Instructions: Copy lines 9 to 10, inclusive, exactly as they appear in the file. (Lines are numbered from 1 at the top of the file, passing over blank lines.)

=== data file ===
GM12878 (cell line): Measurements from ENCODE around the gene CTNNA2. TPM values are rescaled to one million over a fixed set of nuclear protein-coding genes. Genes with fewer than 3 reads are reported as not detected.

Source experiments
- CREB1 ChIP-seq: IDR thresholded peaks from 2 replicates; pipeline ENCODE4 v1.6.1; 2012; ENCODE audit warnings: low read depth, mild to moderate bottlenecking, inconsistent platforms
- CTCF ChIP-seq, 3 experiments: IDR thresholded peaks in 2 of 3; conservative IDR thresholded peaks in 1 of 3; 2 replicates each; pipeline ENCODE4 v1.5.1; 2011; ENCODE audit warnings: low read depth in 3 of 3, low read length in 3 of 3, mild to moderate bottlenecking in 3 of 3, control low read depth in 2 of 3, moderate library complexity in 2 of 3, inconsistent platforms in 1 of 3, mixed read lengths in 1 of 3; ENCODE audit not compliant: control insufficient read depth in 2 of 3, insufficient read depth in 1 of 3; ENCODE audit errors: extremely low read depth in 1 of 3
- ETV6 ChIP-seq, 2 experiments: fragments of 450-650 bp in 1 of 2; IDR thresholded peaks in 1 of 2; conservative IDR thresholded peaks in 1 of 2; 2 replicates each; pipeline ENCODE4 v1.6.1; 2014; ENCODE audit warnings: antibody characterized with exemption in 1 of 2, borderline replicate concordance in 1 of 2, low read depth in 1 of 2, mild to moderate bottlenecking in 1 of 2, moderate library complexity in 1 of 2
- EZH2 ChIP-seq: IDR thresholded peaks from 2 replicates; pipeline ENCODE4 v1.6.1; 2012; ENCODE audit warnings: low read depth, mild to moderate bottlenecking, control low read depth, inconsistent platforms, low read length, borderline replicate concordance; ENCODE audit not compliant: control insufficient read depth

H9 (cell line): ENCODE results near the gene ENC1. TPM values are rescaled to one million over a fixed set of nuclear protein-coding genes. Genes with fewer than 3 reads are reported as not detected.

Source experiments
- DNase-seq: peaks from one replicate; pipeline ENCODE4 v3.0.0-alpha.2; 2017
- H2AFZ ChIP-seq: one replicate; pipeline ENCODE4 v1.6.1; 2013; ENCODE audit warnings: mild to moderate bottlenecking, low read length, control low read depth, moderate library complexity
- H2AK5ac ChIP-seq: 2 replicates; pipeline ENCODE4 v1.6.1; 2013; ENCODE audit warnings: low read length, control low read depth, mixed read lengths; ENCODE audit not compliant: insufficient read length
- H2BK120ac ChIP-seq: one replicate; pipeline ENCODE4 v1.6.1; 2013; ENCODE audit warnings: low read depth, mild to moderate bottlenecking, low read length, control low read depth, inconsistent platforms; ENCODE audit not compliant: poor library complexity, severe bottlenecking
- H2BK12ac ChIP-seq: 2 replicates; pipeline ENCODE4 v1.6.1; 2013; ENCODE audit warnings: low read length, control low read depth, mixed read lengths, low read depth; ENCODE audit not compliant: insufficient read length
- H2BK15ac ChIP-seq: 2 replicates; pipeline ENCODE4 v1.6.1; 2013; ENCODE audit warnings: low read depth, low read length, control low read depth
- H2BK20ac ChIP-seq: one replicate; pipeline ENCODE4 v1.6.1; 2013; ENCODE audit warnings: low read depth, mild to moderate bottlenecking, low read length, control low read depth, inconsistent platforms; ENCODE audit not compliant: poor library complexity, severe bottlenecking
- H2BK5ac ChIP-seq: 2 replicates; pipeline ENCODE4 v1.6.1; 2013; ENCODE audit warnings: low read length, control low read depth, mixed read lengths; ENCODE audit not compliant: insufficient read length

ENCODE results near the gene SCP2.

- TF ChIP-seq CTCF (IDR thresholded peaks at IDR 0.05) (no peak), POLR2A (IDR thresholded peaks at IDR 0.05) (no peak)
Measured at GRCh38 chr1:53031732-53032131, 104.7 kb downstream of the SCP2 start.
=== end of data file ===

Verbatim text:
- DNase-seq: peaks from one replicate; pipeline ENCODE4 v3.0.0-alpha.2; 2017
- H2AFZ ChIP-seq: one replicate; pipeline ENCODE4 v1.6.1; 2013; ENCODE audit warnings: mild to moderate bottlenecking, low read length, control low read depth, moderate library complexity